Climate change — the only-catastrophically-bad good news

I motivated for the creation of our Mail & Guardian Good News Edition. It’s a celebration of the people and groups that keep this country going. As dark as things are, with Eskom sputtering and another recession in full swing, this country is packed with ingenuity and hope.

Not unreasonably, reporters have said that I need to get on board with the good news. That’s a problem. When you report on the industrial pollution by humanity of everything around us, which is driving the sixth mass extinction and locking in catastrophic climate change, it’s hard to see the light.

I have also been reading The Uninhabitable Earth : Life After Warming by David Wallace-Wells as my bedtime book. During the day, this week, I’ve been looking at the data models going into the next mega United Nations climate report. Neither of these activities are comforting.

But, on Tuesday, I saw numbers crunched by reporters at Carbon Brief, saying that the United Kingdom’s carbon emissions have gone down 29% in the last decade, to their 1888 levels, while gross domestic product has grown 20%.

A shift at that rate is staggering. We are definitely in a moment where things are changing, dramatically, after years of very little happening about global heating. The UK’s drop is less about being a good global citizen and more to do with efficiency meaning you save money.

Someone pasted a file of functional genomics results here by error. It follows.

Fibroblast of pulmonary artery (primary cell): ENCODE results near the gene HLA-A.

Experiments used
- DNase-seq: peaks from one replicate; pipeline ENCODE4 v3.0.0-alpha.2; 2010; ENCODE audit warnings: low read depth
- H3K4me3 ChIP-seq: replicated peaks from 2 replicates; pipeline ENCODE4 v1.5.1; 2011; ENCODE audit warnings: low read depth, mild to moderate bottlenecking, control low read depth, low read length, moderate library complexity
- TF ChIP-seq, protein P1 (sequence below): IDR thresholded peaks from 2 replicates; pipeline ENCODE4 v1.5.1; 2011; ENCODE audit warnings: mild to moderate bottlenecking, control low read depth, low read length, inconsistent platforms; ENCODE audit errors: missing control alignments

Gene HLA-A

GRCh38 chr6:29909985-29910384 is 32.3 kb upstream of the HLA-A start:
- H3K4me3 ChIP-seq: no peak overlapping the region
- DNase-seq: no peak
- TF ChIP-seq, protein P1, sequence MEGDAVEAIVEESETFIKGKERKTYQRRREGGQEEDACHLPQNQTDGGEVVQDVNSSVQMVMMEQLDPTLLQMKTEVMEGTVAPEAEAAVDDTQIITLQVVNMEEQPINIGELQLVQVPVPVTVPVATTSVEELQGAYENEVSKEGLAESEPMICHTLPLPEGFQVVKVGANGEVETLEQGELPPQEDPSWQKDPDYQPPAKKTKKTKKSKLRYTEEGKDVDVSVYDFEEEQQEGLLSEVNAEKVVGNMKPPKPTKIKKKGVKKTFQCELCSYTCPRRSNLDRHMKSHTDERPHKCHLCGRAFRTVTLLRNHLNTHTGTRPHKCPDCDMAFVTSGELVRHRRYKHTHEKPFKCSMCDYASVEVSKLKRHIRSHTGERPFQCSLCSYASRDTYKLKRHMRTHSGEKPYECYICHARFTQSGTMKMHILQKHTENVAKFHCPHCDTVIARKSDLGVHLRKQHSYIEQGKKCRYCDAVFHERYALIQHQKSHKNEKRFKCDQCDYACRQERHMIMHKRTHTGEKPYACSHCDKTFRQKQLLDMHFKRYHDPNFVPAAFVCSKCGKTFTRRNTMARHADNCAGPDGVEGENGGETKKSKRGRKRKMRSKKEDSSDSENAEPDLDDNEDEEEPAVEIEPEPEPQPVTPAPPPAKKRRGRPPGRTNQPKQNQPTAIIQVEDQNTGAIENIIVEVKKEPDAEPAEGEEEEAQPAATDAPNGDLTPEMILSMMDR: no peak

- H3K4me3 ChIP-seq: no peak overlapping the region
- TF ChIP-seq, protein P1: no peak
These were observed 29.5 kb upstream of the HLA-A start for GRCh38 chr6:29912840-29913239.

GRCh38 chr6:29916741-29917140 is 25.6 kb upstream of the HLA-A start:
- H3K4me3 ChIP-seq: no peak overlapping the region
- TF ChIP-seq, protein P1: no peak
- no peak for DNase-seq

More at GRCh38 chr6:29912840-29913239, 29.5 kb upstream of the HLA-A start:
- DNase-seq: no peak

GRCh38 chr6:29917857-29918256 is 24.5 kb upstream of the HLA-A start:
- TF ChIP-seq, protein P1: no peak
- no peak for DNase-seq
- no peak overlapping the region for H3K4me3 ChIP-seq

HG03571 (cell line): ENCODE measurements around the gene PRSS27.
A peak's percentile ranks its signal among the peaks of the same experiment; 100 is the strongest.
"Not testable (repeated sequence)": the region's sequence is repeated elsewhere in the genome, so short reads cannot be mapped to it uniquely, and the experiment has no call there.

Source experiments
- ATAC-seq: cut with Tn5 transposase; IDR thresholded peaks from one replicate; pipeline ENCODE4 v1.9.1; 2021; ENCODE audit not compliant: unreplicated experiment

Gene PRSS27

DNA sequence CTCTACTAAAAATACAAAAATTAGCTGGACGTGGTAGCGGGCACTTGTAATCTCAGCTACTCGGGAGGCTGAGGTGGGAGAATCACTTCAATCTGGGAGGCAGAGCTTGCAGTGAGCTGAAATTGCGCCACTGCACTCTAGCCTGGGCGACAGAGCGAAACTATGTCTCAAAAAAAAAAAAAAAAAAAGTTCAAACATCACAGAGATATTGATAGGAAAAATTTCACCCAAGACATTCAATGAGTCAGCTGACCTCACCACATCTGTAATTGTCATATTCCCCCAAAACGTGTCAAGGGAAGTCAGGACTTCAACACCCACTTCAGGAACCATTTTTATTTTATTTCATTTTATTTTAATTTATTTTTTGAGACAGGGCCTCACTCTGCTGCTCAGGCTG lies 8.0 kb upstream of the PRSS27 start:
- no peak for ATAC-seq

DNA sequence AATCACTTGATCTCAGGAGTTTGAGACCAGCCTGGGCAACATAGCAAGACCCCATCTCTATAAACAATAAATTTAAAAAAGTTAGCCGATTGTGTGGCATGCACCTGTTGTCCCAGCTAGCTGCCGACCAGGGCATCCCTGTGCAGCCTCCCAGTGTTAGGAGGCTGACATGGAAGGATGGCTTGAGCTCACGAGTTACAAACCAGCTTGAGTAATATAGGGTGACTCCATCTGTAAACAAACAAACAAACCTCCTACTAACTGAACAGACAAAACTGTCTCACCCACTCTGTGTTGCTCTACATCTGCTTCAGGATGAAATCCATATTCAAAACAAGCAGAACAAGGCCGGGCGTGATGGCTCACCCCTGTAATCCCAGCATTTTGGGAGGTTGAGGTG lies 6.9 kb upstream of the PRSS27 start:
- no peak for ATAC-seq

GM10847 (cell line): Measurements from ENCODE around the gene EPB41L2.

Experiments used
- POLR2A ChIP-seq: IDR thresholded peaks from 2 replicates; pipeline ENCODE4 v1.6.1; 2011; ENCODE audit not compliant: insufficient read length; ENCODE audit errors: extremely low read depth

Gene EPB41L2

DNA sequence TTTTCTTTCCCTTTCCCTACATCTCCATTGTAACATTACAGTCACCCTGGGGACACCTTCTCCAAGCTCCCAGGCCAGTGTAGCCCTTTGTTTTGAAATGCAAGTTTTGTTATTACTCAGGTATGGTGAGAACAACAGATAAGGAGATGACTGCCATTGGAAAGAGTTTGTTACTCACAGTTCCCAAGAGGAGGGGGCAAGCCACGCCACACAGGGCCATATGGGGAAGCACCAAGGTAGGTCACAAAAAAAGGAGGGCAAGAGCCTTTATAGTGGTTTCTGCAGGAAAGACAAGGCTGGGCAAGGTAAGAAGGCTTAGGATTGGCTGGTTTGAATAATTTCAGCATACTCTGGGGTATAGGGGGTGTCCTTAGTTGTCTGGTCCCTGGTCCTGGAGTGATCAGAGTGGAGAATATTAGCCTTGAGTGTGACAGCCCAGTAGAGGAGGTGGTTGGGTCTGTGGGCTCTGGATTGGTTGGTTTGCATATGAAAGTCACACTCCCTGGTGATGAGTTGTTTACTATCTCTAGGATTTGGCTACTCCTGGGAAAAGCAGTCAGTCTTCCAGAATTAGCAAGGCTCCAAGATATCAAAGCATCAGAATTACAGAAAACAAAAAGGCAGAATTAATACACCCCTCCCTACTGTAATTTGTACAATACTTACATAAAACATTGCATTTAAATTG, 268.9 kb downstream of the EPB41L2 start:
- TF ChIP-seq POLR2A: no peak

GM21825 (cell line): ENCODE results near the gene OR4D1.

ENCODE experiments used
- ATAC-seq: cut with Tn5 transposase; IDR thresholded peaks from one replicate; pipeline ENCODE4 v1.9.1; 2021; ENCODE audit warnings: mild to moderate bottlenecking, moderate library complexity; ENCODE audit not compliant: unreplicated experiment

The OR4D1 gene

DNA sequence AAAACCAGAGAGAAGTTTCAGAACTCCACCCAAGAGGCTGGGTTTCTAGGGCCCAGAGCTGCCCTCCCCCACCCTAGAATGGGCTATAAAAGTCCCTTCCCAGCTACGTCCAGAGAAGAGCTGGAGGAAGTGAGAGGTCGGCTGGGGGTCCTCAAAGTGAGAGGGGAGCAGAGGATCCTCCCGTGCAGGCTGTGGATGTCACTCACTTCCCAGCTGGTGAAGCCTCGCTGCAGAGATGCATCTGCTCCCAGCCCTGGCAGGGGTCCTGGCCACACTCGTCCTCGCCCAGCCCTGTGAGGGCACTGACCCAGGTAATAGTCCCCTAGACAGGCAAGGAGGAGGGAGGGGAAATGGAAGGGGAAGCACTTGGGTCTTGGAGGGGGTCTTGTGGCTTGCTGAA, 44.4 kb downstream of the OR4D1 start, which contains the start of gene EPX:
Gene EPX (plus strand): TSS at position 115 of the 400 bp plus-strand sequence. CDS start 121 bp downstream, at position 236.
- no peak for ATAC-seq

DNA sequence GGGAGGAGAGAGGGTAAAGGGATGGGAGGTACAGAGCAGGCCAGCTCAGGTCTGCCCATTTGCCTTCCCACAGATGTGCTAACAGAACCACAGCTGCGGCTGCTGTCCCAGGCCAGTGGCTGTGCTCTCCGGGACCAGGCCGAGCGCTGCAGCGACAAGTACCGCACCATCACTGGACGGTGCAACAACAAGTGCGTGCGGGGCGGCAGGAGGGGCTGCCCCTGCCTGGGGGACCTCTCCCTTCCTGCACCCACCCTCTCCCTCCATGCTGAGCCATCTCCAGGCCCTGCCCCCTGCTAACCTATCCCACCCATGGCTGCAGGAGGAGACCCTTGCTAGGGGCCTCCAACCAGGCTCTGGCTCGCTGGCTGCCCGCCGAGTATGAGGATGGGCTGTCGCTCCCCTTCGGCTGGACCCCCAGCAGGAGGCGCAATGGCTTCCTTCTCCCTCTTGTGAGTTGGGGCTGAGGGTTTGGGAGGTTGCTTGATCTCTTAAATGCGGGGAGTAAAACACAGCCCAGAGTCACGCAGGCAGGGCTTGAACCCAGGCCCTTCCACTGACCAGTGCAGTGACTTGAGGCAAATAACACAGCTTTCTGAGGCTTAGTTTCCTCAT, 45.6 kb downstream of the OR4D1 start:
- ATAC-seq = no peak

But that financial logic is increasingly driving markets around the world.

Markets decide where money goes. If it goes into fossil fuels, we guarantee carbon emissions.

If it goes into batteries and wind turbines, carbon emissions drop.

In the last two years, the markets, mega investors and pension funds have started to move money away from fossil fuels.

BP said last week it was leaving an industrial lobbying group, after committing to zero emissions.


Mining giant Anglo American is building the world’s largest hydrogen mining truck as part of a larger fleet. Companies are lining up to be at least seen to be responding to students’ demands that they take climate change seriously.

None of this is enough to avoid the 2°C of heating that will probably tear apart our current version of civilisation. But projections are starting to show that it could keep us to about 3°C.

That’s bad. Catastrophically bad. But probably not apocalyptically bad.

These are unprecedented times, and the role of media to tell and record the story of South Africa as it develops is more important than ever. But it comes at a cost. Advertisers are cancelling campaigns, and our live events have come to an abrupt halt. Our income has been slashed.

The Mail & Guardian is a proud news publisher with roots stretching back 35 years. We’ve survived thanks to the support of our readers, we will need you to help us get through this.

To help us ensure another 35 future years of fiercely independent journalism, please subscribe.

Sipho Kings
Sipho Kings is the acting editor-in-chief of the Mail & Guardian
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